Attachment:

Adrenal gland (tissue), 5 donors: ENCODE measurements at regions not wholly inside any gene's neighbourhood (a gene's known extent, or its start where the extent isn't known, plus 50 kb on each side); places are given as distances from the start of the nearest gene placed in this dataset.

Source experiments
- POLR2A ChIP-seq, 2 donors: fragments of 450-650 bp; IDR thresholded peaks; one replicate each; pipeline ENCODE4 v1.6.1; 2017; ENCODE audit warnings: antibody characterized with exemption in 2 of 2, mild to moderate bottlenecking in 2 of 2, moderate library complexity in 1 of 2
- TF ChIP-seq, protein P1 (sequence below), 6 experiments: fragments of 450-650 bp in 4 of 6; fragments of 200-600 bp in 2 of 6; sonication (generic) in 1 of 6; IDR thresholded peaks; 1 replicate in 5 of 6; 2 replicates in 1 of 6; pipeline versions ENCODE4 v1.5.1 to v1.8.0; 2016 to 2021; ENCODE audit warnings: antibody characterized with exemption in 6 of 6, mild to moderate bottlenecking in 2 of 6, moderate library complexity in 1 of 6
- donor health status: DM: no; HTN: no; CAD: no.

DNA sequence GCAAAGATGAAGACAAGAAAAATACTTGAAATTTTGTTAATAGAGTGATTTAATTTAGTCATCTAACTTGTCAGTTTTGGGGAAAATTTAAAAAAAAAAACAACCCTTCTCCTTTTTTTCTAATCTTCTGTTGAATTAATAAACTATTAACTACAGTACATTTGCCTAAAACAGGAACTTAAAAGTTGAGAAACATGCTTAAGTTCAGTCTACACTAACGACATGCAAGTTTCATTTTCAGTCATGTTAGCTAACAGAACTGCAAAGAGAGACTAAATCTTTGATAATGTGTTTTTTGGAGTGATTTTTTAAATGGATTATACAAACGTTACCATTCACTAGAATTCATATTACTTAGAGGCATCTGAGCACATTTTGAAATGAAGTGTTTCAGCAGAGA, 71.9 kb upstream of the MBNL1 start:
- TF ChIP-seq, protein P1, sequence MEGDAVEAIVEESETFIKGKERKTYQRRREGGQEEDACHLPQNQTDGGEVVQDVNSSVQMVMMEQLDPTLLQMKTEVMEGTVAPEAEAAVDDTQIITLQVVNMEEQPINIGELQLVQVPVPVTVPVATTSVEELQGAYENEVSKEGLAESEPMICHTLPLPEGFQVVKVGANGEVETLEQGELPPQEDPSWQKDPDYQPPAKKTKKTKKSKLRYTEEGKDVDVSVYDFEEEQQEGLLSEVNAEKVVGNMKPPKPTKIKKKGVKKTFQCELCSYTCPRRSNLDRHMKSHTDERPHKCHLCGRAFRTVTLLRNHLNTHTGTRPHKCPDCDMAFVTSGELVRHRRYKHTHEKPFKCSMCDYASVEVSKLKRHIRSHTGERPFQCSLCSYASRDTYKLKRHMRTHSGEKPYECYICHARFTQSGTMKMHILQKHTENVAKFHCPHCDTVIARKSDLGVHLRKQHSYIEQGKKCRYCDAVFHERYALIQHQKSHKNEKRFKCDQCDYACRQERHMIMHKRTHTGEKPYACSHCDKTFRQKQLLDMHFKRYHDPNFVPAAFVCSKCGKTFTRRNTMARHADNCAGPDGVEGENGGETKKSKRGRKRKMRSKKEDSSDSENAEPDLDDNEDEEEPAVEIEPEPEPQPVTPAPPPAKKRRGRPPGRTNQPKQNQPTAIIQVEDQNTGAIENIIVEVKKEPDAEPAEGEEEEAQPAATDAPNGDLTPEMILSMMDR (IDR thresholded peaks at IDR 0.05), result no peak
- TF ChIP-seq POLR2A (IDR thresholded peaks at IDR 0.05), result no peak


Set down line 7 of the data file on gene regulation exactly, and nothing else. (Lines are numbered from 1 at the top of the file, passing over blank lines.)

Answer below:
- TF ChIP-seq, protein P1, sequence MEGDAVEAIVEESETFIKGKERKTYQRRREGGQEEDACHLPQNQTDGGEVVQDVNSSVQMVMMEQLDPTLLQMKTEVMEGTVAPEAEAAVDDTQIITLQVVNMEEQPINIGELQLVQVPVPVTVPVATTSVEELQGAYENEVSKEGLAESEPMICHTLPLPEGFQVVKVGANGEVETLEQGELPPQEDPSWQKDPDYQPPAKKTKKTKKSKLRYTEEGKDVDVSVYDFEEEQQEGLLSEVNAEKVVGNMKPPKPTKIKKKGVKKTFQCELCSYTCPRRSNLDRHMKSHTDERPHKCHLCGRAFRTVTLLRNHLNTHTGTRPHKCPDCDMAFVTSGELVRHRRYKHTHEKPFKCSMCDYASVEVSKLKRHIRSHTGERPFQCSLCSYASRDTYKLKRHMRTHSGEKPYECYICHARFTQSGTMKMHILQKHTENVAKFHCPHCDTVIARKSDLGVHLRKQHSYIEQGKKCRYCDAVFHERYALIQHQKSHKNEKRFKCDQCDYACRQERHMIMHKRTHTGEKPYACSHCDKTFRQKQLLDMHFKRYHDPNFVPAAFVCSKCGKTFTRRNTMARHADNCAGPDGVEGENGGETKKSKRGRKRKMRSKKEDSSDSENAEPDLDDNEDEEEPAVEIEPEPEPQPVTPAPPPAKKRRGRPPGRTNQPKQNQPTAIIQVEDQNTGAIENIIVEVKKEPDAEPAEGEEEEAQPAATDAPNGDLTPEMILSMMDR (IDR thresholded peaks at IDR 0.05), result no peak